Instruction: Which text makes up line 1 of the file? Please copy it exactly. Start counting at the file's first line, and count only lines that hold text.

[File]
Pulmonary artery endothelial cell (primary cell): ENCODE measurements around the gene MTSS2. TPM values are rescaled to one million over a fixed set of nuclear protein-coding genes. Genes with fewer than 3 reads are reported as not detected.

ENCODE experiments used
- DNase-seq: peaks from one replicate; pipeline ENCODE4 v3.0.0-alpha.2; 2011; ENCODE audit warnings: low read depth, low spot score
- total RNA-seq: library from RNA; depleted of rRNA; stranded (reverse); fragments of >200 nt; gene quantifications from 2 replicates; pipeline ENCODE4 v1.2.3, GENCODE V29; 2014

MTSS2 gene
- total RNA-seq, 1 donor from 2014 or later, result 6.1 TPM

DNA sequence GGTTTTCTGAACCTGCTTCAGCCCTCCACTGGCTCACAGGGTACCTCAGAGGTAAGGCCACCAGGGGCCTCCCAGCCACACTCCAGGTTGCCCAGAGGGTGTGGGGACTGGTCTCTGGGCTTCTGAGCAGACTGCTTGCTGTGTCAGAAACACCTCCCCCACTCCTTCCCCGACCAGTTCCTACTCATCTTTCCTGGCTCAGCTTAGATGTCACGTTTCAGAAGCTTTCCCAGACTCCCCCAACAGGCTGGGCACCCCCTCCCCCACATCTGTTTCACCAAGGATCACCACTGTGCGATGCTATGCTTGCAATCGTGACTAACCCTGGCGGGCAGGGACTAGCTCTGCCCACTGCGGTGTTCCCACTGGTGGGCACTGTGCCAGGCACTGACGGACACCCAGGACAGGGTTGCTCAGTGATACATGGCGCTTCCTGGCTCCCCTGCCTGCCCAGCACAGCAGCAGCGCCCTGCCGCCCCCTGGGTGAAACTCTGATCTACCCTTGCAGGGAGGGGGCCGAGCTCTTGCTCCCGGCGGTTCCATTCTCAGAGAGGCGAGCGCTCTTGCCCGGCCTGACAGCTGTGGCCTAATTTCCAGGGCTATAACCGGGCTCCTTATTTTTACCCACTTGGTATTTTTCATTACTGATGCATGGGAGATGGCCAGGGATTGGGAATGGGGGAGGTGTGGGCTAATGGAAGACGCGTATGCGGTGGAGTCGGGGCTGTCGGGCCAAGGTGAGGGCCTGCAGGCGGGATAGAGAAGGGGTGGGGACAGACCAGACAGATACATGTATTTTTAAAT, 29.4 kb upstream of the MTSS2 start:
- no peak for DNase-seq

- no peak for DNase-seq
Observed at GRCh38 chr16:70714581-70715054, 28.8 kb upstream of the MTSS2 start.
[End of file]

Pulmonary artery endothelial cell (primary cell): ENCODE measurements around the gene MTSS2. TPM values are rescaled to one million over a fixed set of nuclear protein-coding genes. Genes with fewer than 3 reads are reported as not detected.